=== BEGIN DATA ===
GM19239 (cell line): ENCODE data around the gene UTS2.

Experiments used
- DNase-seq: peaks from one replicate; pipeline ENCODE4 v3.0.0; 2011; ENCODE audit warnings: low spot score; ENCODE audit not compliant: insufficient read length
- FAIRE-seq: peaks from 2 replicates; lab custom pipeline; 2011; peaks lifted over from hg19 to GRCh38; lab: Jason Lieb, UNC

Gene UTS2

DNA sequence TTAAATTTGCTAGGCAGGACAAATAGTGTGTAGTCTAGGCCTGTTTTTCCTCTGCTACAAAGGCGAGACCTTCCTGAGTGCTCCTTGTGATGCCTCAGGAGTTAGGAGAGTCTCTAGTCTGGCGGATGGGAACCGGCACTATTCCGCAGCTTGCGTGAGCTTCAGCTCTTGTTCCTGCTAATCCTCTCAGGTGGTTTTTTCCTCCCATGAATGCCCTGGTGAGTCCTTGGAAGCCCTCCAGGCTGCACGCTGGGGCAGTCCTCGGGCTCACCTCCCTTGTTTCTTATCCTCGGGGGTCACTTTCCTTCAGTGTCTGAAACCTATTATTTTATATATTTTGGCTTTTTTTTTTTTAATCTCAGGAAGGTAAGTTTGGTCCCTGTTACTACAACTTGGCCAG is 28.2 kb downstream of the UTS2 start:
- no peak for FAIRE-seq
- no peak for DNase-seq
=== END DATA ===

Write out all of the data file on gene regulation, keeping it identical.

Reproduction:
GM19239 (cell line): ENCODE data around the gene UTS2.

Experiments used
- DNase-seq: peaks from one replicate; pipeline ENCODE4 v3.0.0; 2011; ENCODE audit warnings: low spot score; ENCODE audit not compliant: insufficient read length
- FAIRE-seq: peaks from 2 replicates; lab custom pipeline; 2011; peaks lifted over from hg19 to GRCh38; lab: Jason Lieb, UNC

Gene UTS2

DNA sequence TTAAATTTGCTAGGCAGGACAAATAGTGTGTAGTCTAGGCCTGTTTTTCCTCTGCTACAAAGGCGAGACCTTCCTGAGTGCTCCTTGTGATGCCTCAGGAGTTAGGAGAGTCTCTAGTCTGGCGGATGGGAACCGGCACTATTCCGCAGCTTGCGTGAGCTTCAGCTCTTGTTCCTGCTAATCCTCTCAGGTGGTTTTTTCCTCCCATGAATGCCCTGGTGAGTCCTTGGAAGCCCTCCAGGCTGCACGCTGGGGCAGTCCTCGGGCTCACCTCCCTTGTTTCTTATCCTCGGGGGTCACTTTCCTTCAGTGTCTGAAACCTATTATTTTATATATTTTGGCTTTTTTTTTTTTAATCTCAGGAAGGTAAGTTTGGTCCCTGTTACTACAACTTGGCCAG is 28.2 kb downstream of the UTS2 start:
- no peak for FAIRE-seq
- no peak for DNase-seq